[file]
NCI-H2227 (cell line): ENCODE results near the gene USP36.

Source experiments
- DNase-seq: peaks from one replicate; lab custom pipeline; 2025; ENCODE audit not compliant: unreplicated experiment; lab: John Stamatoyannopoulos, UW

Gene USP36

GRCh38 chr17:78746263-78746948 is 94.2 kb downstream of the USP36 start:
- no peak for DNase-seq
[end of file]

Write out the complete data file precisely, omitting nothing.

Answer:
NCI-H2227 (cell line): ENCODE results near the gene USP36.

Source experiments
- DNase-seq: peaks from one replicate; lab custom pipeline; 2025; ENCODE audit not compliant: unreplicated experiment; lab: John Stamatoyannopoulos, UW

Gene USP36

GRCh38 chr17:78746263-78746948 is 94.2 kb downstream of the USP36 start:
- no peak for DNase-seq